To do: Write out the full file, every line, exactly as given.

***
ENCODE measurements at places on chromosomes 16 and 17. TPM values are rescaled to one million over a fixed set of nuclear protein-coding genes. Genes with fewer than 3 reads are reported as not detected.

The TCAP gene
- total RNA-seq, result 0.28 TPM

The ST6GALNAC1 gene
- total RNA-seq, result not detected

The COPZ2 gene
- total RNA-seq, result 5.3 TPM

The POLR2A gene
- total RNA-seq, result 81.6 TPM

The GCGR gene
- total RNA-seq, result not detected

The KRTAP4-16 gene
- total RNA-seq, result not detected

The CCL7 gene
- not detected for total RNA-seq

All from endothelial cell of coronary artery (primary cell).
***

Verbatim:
ENCODE measurements at places on chromosomes 16 and 17. TPM values are rescaled to one million over a fixed set of nuclear protein-coding genes. Genes with fewer than 3 reads are reported as not detected.

The TCAP gene
- total RNA-seq, result 0.28 TPM

The ST6GALNAC1 gene
- total RNA-seq, result not detected

The COPZ2 gene
- total RNA-seq, result 5.3 TPM

The POLR2A gene
- total RNA-seq, result 81.6 TPM

The GCGR gene
- total RNA-seq, result not detected

The KRTAP4-16 gene
- total RNA-seq, result not detected

The CCL7 gene
- not detected for total RNA-seq

All from endothelial cell of coronary artery (primary cell).